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Why Northfield Bancorp, Inc. (Staten Island, NY)'s (NASDAQ:NFBK) High P/E Ratio Isn't Necessarily A Bad Thing

Simply Wall St

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This article is for investors who would like to improve their understanding of price to earnings ratios (P/E ratios). We'll show how you can use Northfield Bancorp, Inc. (Staten Island, NY)'s (NASDAQ:NFBK) P/E ratio to inform your assessment of the investment opportunity. Based on the last twelve months, Northfield Bancorp (Staten Island NY)'s P/E ratio is 18.99. That is equivalent to an earnings yield of about 5.3%.

See our latest analysis for Northfield Bancorp (Staten Island NY)

How Do You Calculate A P/E Ratio?

The formula for P/E is:

Price to Earnings Ratio = Share Price ÷ Earnings per Share (EPS)

Or for Northfield Bancorp (Staten Island NY):

P/E of 18.99 = $15.65 ÷ $0.82 (Based on the year to March 2019.)

Is A High Price-to-Earnings Ratio Good?

A higher P/E ratio implies that investors pay a higher price for the earning power of the business. That isn't necessarily good or bad, but a high P/E implies relatively high expectations of what a company can achieve in the future.

Does Northfield Bancorp (Staten Island NY) Have A Relatively High Or Low P/E For Its Industry?

We can get an indication of market expectations by looking at the P/E ratio. You can see in the image below that the average P/E (14.4) for companies in the mortgage industry is lower than Northfield Bancorp (Staten Island NY)'s P/E.

NasdaqGS:NFBK Price Estimation Relative to Market, July 9th 2019

Northfield Bancorp (Staten Island NY)'s P/E tells us that market participants think the company will perform better than its industry peers, going forward. Shareholders are clearly optimistic, but the future is always uncertain. So further research is always essential. I often monitor director buying and selling.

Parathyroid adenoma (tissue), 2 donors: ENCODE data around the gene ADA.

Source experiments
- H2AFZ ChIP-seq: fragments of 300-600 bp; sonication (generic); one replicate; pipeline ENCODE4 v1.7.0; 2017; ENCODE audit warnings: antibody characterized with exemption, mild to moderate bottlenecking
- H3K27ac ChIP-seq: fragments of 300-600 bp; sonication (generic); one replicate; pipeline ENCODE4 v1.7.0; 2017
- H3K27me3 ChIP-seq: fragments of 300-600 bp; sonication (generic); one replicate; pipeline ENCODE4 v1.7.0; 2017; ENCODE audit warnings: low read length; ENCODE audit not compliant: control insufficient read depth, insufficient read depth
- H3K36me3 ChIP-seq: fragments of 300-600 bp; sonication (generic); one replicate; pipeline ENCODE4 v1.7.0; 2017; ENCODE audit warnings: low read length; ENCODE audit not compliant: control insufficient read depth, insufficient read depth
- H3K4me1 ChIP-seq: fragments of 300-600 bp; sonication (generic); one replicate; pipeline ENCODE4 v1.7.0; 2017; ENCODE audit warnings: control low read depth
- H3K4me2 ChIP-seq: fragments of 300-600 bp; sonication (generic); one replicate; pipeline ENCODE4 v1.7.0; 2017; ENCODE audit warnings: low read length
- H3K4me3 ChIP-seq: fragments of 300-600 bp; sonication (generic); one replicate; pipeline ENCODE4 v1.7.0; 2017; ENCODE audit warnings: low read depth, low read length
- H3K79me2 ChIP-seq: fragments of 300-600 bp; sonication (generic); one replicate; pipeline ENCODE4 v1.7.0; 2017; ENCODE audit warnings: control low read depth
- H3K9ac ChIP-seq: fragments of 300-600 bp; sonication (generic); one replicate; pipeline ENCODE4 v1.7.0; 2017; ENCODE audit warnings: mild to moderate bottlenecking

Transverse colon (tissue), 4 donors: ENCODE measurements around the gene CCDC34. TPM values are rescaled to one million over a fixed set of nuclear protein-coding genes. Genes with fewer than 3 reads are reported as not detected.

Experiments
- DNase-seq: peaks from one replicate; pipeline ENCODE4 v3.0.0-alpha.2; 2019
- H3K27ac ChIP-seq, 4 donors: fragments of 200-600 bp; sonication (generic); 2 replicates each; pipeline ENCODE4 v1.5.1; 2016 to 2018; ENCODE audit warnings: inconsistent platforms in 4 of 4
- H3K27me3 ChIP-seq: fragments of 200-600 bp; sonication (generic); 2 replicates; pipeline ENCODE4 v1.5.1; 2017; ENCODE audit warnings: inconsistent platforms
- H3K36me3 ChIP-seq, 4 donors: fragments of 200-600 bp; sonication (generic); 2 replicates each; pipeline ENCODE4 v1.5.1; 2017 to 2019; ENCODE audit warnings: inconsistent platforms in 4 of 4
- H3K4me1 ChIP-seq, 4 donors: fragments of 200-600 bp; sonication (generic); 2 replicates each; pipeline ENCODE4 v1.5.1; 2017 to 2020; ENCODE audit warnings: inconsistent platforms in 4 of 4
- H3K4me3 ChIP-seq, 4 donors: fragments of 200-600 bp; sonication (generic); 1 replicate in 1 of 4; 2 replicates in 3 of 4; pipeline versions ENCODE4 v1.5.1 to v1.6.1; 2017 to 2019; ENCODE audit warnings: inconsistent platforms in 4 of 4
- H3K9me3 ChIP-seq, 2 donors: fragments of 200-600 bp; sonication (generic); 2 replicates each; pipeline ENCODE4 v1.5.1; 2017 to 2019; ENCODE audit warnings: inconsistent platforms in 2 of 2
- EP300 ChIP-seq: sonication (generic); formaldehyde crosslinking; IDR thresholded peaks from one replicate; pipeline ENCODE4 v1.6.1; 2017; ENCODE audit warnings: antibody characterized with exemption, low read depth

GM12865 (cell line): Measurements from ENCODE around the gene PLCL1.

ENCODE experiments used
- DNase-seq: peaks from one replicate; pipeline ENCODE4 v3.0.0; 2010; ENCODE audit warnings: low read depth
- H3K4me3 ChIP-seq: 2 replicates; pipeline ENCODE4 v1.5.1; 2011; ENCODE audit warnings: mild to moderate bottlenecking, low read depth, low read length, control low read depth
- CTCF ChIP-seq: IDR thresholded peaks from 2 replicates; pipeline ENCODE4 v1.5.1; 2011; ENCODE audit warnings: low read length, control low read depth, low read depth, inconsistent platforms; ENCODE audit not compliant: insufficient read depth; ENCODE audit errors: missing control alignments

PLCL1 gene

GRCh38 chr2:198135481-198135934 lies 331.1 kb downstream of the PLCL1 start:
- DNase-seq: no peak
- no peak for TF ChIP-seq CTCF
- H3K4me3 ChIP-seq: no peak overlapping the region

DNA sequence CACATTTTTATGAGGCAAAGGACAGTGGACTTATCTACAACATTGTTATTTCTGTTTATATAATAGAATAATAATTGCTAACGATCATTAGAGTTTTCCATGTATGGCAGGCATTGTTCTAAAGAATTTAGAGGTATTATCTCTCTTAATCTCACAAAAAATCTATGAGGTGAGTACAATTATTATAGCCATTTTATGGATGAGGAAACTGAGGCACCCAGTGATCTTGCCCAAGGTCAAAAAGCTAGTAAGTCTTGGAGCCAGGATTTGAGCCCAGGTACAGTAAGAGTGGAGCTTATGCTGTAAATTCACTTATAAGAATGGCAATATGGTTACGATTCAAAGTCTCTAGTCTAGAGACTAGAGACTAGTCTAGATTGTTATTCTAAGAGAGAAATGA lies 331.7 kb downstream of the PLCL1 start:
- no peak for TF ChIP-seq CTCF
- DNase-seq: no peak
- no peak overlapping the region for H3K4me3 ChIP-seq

How Growth Rates Impact P/E Ratios

Probably the most important factor in determining what P/E a company trades on is the earnings growth. When earnings grow, the 'E' increases, over time. That means even if the current P/E is high, it will reduce over time if the share price stays flat. And as that P/E ratio drops, the company will look cheap, unless its share price increases.

It's nice to see that Northfield Bancorp (Staten Island NY) grew EPS by a stonking 48% in the last year. And it has bolstered its earnings per share by 18% per year over the last five years. So we'd generally expect it to have a relatively high P/E ratio.

Remember: P/E Ratios Don't Consider The Balance Sheet

The 'Price' in P/E reflects the market capitalization of the company. So it won't reflect the advantage of cash, or disadvantage of debt. Hypothetically, a company could reduce its future P/E ratio by spending its cash (or taking on debt) to achieve higher earnings.

Such expenditure might be good or bad, in the long term, but the point here is that the balance sheet is not reflected by this ratio.

Is Debt Impacting Northfield Bancorp (Staten Island NY)'s P/E?

Northfield Bancorp (Staten Island NY) has net debt equal to 40% of its market cap. While it's worth keeping this in mind, it isn't a worry.

The Verdict On Northfield Bancorp (Staten Island NY)'s P/E Ratio

Northfield Bancorp (Staten Island NY) has a P/E of 19. That's around the same as the average in the US market, which is 18.1. When you consider the impressive EPS growth last year (along with some debt), it seems the market has questions about whether rapid EPS growth will be sustained.

Investors have an opportunity when market expectations about a stock are wrong. People often underestimate remarkable growth -- so investors can make money when fast growth is not fully appreciated. So this free report on the analyst consensus forecasts could help you make a master move on this stock.

But note: Northfield Bancorp (Staten Island NY) may not be the best stock to buy. So take a peek at this free list of interesting companies with strong recent earnings growth (and a P/E ratio below 20).

We aim to bring you long-term focused research analysis driven by fundamental data. Note that our analysis may not factor in the latest price-sensitive company announcements or qualitative material.

If you spot an error that warrants correction, please contact the editor at editorial-team@simplywallst.com. This article by Simply Wall St is general in nature. It does not constitute a recommendation to buy or sell any stock, and does not take account of your objectives, or your financial situation. Simply Wall St has no position in the stocks mentioned. Thank you for reading.